9.5.3 Examples of the Use of Hook Functions

The following example shows the use of hook functions to allocate storage space at module initialization, to get information about port connections, and to delete persistent lattice data in shared memory when the module is destroyed. Code and resources files may be found in the directories $EXPLORERHOME/src/MWGcode/Advanced/C and $EXPLORERHOME/src/MWGcode/Advanced/Fortran.

Example 9-1 C Version:

#include <stdio.h>
#include <cx/DataAccess.h>

cxLattice *permanentLattice = NULL;

/***********************************************************************
 * This module shows how hook functions may be used
 *
 * Each hook function generates output, so the calling of each may be
 * followed as the module starts up, is connected to other modules,
 * is fired, and gets deleted.
 ***********************************************************************
 */
void HookFuncModule(cxLattice *lat)
{
  /* You may complete the user function by adding lines of code here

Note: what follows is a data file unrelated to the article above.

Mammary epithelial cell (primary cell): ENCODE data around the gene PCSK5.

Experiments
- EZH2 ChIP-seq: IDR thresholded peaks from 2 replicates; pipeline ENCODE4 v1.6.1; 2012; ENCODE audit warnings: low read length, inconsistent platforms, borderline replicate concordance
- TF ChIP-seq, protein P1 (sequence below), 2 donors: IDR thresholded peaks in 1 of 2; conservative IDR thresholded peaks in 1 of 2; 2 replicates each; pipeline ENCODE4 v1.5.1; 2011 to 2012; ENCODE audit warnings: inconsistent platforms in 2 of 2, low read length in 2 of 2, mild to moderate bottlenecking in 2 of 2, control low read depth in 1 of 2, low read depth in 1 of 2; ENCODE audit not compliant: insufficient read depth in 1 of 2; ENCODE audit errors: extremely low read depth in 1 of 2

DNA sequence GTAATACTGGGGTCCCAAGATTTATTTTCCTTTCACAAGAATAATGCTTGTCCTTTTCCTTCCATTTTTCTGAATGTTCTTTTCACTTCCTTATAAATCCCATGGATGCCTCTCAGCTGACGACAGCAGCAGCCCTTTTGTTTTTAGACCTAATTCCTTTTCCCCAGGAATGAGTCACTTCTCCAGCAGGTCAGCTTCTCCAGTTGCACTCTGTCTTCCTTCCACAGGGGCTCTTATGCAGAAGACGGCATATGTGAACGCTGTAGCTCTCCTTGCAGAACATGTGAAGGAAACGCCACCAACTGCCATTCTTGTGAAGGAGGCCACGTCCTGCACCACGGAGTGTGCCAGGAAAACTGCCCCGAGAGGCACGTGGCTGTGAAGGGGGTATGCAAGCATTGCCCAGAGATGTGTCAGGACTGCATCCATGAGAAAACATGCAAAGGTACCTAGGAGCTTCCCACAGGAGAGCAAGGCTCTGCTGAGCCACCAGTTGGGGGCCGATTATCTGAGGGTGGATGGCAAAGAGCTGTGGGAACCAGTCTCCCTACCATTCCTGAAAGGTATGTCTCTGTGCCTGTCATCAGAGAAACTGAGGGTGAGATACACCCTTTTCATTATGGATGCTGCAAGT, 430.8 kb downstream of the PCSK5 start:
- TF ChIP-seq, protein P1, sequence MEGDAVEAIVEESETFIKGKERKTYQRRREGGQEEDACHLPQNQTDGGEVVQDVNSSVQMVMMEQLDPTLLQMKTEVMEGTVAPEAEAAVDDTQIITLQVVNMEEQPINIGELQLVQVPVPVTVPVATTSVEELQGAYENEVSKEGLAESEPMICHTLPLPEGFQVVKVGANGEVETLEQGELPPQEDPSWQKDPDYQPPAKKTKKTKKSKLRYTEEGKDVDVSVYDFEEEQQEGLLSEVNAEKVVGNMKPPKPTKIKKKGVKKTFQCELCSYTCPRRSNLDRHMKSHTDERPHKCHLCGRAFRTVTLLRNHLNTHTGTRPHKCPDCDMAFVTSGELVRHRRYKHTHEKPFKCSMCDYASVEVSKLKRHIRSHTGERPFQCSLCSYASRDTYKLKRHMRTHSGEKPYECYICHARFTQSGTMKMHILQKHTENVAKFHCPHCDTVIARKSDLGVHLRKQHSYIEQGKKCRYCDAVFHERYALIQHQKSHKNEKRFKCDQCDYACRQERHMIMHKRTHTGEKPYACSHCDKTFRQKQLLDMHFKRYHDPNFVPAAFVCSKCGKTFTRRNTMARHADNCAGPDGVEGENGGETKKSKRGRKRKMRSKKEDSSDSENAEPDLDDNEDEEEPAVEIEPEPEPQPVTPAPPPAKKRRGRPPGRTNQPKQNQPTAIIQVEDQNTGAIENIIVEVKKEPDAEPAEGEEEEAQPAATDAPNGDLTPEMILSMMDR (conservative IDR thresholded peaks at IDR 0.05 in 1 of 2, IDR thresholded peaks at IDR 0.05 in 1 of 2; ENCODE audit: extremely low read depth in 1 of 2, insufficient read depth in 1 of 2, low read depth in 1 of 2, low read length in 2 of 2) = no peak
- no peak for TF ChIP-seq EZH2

* This output will appear every time the modules is fired
   */
  printf("User function called.\n");

  /* A private copy of the input lattice is stored by the user
   * This storage would be leaked on module destruction, unless
   * we increment the reference counter for this storage, and
   * ensure to delete it in the hook destroy function
   */
  if (permanentLattice == NULL)
    {
      permanentLattice = cxLatDup(lat,1,1);
      cxDataRefInc(permanentLattice);
      printf("increase the reference count for the private lattice\n");
    }
}

#include <stdio.h>
#include <cx/DataOps.h>

#define MAXSTR 256
typedef char strng[MAXSTR];

strng *myLinkArray = NULL;

/***********************************************************************
 * Initialisation hook function in C
 *
 * Some storage is allocated for use while the module exists
 ***********************************************************************
 */
void myInitFunc()
{
  /* You may complete the initialisation function by adding code here
   * for example to initialise the geometry library
   * This output will only appear when the module is started up
   */
  printf("Initialisation hook function called.\n");

  /* Initialise the link array */
  if (myLinkArray == NULL)
    myLinkArray = (strng *) cxDataCalloc(100, sizeof(strng));
}

#include <stdio.h>
#include <string.h>

#define MAXSTR 256
typedef char strng[MAXSTR];

/***********************************************************************
 * Connection hook function in C.
 *
 * This shows how one might save the port name associated with every
 * connection. Storage allocation of "myLinkArray" is done in the